Artist of the week: Graffitist battling rare virus uses art to ‘lift spirits’ and help Manchester youngsters

By Samson Dada

A talented graffiti artist who battled the effects of a rare virus is determined to share his passions and expertise with budding art enthusiasts at a North Manchester youth centre.

Dave Delaney, 41, from Blackley, is a freelance tattoo graffiti artist and art co-ordinator delivering graffiti workshops two days a week at The Factory Youth Zone in Harpurhey.

He turned a hobby spanning more than two decades into a career in May 2010 after significantly regaining strength from a rare viral condition called NeuroBehçet disease that scarred the blood tissue in his brain.

Dave said: “Art helped lift my spirits during my illness and helped me cope with a very difficult period in my life.

“I think that art is something that everyone should experience no matter what their ability is.

“My advice for amateur artists is to study the work of their favourite artists and join a local youth club like ours. If they have friends who are interested in graffiti, they can exchange ideas and practice drawing together.  

From 2002 to 2009 he combined working as a teaching assistant at Trinity Church of England High School in Hulme with establishing the school’s very popular Urban Art Club for any student to try out graffiti art and participate in end of term art showcases.

He added: “I first realised I wanted to be an artist when I did graffiti and tattoo designs in Year 10 and 11 while studying at North Manchester High School for Boys,  and my love for it developed from there.”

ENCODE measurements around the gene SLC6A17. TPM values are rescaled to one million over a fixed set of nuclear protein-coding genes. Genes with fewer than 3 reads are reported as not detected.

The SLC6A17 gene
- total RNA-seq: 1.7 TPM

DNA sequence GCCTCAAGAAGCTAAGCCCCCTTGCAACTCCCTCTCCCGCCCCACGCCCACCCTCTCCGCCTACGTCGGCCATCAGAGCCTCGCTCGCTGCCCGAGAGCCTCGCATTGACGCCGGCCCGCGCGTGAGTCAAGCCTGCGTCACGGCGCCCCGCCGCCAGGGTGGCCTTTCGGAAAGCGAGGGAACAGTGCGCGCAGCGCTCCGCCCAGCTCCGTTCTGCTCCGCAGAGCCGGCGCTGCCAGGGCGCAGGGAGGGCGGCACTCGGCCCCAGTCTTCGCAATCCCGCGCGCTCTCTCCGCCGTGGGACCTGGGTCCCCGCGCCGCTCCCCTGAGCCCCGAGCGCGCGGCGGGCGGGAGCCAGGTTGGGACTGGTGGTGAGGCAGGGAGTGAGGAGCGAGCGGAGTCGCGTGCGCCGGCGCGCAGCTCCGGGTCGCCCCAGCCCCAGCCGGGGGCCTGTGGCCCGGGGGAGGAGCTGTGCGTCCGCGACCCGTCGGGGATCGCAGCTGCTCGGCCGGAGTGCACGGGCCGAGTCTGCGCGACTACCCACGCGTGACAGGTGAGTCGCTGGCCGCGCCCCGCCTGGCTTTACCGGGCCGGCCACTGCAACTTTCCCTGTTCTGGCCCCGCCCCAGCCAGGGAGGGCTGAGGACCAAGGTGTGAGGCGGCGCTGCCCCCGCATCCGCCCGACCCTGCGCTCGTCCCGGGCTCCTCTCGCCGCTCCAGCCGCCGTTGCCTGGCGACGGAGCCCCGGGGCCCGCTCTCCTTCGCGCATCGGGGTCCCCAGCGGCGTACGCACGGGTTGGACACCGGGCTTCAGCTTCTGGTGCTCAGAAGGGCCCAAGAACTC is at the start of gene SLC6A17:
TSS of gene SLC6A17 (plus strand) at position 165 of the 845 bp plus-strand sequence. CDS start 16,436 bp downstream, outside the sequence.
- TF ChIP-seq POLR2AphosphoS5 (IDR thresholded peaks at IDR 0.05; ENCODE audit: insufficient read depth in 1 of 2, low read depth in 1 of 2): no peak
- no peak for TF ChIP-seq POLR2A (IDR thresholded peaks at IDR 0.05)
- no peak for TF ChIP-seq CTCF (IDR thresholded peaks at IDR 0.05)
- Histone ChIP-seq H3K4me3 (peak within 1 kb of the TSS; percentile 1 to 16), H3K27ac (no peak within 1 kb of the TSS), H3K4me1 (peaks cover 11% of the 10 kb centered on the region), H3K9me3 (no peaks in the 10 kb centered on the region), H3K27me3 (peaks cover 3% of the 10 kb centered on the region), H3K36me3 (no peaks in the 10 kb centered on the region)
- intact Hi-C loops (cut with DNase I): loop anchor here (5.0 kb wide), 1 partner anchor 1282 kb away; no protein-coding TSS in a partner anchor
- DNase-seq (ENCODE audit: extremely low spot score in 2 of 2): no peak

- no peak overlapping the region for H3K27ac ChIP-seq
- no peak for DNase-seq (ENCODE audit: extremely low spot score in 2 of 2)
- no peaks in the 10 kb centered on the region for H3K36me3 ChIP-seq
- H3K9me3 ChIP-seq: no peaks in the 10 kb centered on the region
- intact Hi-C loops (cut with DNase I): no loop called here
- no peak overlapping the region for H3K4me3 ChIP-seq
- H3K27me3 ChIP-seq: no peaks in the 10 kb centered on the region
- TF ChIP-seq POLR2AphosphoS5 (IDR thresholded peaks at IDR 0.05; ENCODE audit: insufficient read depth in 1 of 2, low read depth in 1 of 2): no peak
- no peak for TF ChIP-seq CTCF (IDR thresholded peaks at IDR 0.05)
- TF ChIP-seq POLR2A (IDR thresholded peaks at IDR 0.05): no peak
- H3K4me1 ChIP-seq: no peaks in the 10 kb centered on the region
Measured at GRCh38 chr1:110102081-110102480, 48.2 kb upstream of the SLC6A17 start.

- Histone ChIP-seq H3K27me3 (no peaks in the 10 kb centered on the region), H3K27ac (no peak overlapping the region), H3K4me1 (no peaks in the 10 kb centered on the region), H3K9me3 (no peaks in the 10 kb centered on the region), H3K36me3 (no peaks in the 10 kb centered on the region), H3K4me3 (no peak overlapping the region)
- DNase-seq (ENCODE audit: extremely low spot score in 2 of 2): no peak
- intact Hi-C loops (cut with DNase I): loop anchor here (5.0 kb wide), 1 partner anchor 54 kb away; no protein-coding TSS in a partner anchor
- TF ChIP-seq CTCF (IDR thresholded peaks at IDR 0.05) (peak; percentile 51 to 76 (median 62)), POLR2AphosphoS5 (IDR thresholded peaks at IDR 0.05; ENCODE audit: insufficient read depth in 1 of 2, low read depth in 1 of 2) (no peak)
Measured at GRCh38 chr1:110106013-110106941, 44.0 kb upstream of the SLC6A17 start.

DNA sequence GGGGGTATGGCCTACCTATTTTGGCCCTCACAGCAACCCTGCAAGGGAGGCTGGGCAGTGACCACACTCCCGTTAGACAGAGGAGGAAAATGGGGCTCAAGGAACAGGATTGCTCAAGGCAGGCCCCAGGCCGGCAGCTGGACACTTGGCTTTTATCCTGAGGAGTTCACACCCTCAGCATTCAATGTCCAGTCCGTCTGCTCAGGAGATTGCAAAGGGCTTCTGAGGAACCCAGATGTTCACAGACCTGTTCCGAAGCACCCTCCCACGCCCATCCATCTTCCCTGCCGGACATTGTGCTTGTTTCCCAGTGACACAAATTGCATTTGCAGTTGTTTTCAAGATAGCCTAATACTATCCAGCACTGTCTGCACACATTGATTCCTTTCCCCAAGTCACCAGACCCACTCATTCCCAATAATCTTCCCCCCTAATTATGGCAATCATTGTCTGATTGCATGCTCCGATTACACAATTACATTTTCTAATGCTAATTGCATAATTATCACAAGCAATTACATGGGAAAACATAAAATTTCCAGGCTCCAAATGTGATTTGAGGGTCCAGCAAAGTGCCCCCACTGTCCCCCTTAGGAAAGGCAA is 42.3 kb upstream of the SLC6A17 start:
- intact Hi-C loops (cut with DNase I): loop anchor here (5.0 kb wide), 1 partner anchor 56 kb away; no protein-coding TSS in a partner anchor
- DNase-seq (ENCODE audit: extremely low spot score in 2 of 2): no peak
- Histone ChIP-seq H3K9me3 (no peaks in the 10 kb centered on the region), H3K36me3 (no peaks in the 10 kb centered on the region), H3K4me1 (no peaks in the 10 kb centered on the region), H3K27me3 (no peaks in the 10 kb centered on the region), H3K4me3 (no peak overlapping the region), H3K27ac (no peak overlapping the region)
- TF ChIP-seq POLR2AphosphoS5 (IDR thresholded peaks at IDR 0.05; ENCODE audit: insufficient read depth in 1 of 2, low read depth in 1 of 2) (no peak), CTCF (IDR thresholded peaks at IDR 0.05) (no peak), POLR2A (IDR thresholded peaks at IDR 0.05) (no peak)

Dave uses his trusted Sharpie permanent marker pens and popular Berol pens, tools synonymous with school children, to create a sharp and lasting black and red finish to his designs.

Speaking about the overriding theme of his work, he often sketches a word surrounded by a character but is known to change this from time to time.

He explained: “I am currently looking at opening a gallery selling my graffiti and tattoo designs in a creative environment like Afflecks Palace.” 

Citing American international artist Richard “Richie” Mirando, known as Seen UA, as his inspiration, he revealed that his favourite self-drawn art work at home are canvasses of Hollywood icon Marilyn Monroe, Muhammad Ali and Cristiano Ronaldo.

The graffiti artist reflected on defining the classification of art and the importance of arts receiving government funding.

He said: “Art work should not just be confined to drawing. It includes everything that produces creativity such as sculptures.

“It is vital that many talented artists who are not the most academically gifted are given an outlet to channel their skills that funding provides.

“Without financial assistance, then it is a massive waste of people’s talent and lives.”

For more information about The Factory Youth Zone, visit

Picture courtesy of Dave Delaney, with thanks

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